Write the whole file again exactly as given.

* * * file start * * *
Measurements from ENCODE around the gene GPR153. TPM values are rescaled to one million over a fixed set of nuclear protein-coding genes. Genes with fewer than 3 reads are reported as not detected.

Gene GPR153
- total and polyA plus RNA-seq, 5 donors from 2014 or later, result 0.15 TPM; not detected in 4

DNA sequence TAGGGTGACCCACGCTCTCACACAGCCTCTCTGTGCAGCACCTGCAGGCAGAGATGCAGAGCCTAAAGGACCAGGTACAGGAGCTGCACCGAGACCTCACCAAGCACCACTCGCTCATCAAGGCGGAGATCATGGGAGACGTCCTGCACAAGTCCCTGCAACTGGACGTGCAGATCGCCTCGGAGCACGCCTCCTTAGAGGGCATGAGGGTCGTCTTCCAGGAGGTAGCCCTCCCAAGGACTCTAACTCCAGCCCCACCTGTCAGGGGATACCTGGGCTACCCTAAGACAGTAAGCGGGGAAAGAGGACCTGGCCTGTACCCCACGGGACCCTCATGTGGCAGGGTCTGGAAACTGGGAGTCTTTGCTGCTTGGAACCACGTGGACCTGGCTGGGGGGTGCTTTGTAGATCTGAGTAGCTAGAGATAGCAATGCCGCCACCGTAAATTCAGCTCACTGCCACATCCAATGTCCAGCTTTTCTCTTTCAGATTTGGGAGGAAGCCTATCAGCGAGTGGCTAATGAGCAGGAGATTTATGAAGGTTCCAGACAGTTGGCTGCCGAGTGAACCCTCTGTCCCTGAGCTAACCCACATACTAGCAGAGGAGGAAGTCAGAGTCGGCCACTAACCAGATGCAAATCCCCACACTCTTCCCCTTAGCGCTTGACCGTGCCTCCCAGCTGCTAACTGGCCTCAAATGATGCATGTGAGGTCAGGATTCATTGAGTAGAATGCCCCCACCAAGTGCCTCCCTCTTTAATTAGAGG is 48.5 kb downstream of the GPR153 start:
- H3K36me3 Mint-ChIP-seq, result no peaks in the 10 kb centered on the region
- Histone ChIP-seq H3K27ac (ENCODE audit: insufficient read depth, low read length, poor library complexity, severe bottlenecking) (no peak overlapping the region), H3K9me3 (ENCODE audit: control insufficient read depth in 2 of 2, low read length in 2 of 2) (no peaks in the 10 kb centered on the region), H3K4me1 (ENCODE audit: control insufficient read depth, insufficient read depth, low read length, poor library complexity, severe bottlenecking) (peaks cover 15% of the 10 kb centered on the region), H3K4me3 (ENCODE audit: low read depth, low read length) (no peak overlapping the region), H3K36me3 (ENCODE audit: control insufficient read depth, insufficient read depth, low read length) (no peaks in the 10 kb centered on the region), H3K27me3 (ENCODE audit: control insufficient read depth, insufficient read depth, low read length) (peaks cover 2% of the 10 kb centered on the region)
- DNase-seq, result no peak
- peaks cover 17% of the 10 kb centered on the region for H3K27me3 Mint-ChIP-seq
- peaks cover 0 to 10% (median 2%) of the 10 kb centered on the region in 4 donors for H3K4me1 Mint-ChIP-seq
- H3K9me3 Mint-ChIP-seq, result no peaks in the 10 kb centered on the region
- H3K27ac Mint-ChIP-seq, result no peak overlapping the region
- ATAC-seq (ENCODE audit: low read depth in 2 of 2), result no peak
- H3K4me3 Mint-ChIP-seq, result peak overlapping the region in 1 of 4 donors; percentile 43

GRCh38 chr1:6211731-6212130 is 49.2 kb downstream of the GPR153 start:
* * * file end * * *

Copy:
Measurements from ENCODE around the gene GPR153. TPM values are rescaled to one million over a fixed set of nuclear protein-coding genes. Genes with fewer than 3 reads are reported as not detected.

Gene GPR153
- total and polyA plus RNA-seq, 5 donors from 2014 or later, result 0.15 TPM; not detected in 4

DNA sequence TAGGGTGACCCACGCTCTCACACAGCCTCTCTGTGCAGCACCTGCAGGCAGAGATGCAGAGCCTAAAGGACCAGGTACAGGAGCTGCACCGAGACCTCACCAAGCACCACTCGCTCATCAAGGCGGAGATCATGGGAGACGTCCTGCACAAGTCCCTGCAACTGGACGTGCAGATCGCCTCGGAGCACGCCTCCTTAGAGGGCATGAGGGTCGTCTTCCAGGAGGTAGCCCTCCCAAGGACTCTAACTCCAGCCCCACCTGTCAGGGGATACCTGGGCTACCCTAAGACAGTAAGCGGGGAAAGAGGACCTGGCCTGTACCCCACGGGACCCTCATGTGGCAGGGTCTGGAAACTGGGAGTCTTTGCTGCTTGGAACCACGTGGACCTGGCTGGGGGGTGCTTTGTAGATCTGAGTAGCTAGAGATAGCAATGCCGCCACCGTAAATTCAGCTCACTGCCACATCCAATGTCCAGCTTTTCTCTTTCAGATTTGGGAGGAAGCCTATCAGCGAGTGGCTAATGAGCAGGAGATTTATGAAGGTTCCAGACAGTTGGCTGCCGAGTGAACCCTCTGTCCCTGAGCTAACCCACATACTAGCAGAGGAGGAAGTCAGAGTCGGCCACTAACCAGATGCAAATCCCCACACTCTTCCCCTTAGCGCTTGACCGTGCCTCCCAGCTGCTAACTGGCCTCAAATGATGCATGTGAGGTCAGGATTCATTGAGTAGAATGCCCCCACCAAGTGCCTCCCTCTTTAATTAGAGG is 48.5 kb downstream of the GPR153 start:
- H3K36me3 Mint-ChIP-seq, result no peaks in the 10 kb centered on the region
- Histone ChIP-seq H3K27ac (ENCODE audit: insufficient read depth, low read length, poor library complexity, severe bottlenecking) (no peak overlapping the region), H3K9me3 (ENCODE audit: control insufficient read depth in 2 of 2, low read length in 2 of 2) (no peaks in the 10 kb centered on the region), H3K4me1 (ENCODE audit: control insufficient read depth, insufficient read depth, low read length, poor library complexity, severe bottlenecking) (peaks cover 15% of the 10 kb centered on the region), H3K4me3 (ENCODE audit: low read depth, low read length) (no peak overlapping the region), H3K36me3 (ENCODE audit: control insufficient read depth, insufficient read depth, low read length) (no peaks in the 10 kb centered on the region), H3K27me3 (ENCODE audit: control insufficient read depth, insufficient read depth, low read length) (peaks cover 2% of the 10 kb centered on the region)
- DNase-seq, result no peak
- peaks cover 17% of the 10 kb centered on the region for H3K27me3 Mint-ChIP-seq
- peaks cover 0 to 10% (median 2%) of the 10 kb centered on the region in 4 donors for H3K4me1 Mint-ChIP-seq
- H3K9me3 Mint-ChIP-seq, result no peaks in the 10 kb centered on the region
- H3K27ac Mint-ChIP-seq, result no peak overlapping the region
- ATAC-seq (ENCODE audit: low read depth in 2 of 2), result no peak
- H3K4me3 Mint-ChIP-seq, result peak overlapping the region in 1 of 4 donors; percentile 43

GRCh38 chr1:6211731-6212130 is 49.2 kb downstream of the GPR153 start: